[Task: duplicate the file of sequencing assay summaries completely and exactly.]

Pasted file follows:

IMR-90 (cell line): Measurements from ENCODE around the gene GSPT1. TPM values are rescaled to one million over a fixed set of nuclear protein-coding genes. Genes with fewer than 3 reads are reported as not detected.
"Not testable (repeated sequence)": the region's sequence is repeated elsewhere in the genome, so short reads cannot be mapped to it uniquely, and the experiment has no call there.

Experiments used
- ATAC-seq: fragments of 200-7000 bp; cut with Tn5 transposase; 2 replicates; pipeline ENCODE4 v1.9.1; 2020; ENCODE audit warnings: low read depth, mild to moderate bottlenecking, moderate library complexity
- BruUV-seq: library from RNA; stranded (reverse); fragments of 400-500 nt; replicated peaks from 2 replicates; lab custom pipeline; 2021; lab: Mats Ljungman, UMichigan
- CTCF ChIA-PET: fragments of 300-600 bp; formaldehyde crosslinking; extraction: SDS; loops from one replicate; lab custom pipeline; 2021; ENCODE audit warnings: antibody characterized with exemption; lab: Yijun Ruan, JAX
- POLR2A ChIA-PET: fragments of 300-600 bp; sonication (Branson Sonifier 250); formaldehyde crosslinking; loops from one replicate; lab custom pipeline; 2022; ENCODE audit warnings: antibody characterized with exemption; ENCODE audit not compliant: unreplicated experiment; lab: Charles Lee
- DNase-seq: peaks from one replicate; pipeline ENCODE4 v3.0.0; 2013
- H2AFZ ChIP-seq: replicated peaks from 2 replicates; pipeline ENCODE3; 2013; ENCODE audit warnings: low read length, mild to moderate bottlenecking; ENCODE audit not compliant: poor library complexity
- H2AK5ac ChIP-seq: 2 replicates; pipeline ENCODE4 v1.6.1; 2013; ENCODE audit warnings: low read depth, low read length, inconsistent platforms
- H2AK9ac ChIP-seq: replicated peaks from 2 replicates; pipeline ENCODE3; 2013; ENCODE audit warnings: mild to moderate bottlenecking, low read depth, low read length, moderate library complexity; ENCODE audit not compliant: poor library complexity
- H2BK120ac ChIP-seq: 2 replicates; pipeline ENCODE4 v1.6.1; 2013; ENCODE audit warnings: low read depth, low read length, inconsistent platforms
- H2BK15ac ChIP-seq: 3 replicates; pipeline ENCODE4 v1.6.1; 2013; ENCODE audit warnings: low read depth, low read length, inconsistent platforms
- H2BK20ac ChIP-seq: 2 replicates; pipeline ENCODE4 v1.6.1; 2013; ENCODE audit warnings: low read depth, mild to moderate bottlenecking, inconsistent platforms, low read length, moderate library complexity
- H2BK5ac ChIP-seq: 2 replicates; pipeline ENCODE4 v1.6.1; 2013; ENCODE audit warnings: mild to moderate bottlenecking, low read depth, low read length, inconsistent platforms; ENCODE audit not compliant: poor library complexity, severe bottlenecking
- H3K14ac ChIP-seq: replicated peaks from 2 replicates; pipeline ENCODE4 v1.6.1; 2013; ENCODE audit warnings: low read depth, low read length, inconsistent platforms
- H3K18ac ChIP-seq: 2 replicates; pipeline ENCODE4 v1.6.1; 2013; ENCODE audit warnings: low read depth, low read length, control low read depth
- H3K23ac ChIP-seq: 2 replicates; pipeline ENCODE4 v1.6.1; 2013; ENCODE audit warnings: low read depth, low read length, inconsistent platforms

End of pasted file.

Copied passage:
IMR-90 (cell line): Measurements from ENCODE around the gene GSPT1. TPM values are rescaled to one million over a fixed set of nuclear protein-coding genes. Genes with fewer than 3 reads are reported as not detected.
"Not testable (repeated sequence)": the region's sequence is repeated elsewhere in the genome, so short reads cannot be mapped to it uniquely, and the experiment has no call there.

Experiments used
- ATAC-seq: fragments of 200-7000 bp; cut with Tn5 transposase; 2 replicates; pipeline ENCODE4 v1.9.1; 2020; ENCODE audit warnings: low read depth, mild to moderate bottlenecking, moderate library complexity
- BruUV-seq: library from RNA; stranded (reverse); fragments of 400-500 nt; replicated peaks from 2 replicates; lab custom pipeline; 2021; lab: Mats Ljungman, UMichigan
- CTCF ChIA-PET: fragments of 300-600 bp; formaldehyde crosslinking; extraction: SDS; loops from one replicate; lab custom pipeline; 2021; ENCODE audit warnings: antibody characterized with exemption; lab: Yijun Ruan, JAX
- POLR2A ChIA-PET: fragments of 300-600 bp; sonication (Branson Sonifier 250); formaldehyde crosslinking; loops from one replicate; lab custom pipeline; 2022; ENCODE audit warnings: antibody characterized with exemption; ENCODE audit not compliant: unreplicated experiment; lab: Charles Lee
- DNase-seq: peaks from one replicate; pipeline ENCODE4 v3.0.0; 2013
- H2AFZ ChIP-seq: replicated peaks from 2 replicates; pipeline ENCODE3; 2013; ENCODE audit warnings: low read length, mild to moderate bottlenecking; ENCODE audit not compliant: poor library complexity
- H2AK5ac ChIP-seq: 2 replicates; pipeline ENCODE4 v1.6.1; 2013; ENCODE audit warnings: low read depth, low read length, inconsistent platforms
- H2AK9ac ChIP-seq: replicated peaks from 2 replicates; pipeline ENCODE3; 2013; ENCODE audit warnings: mild to moderate bottlenecking, low read depth, low read length, moderate library complexity; ENCODE audit not compliant: poor library complexity
- H2BK120ac ChIP-seq: 2 replicates; pipeline ENCODE4 v1.6.1; 2013; ENCODE audit warnings: low read depth, low read length, inconsistent platforms
- H2BK15ac ChIP-seq: 3 replicates; pipeline ENCODE4 v1.6.1; 2013; ENCODE audit warnings: low read depth, low read length, inconsistent platforms
- H2BK20ac ChIP-seq: 2 replicates; pipeline ENCODE4 v1.6.1; 2013; ENCODE audit warnings: low read depth, mild to moderate bottlenecking, inconsistent platforms, low read length, moderate library complexity
- H2BK5ac ChIP-seq: 2 replicates; pipeline ENCODE4 v1.6.1; 2013; ENCODE audit warnings: mild to moderate bottlenecking, low read depth, low read length, inconsistent platforms; ENCODE audit not compliant: poor library complexity, severe bottlenecking
- H3K14ac ChIP-seq: replicated peaks from 2 replicates; pipeline ENCODE4 v1.6.1; 2013; ENCODE audit warnings: low read depth, low read length, inconsistent platforms
- H3K18ac ChIP-seq: 2 replicates; pipeline ENCODE4 v1.6.1; 2013; ENCODE audit warnings: low read depth, low read length, control low read depth
- H3K23ac ChIP-seq: 2 replicates; pipeline ENCODE4 v1.6.1; 2013; ENCODE audit warnings: low read depth, low read length, inconsistent platforms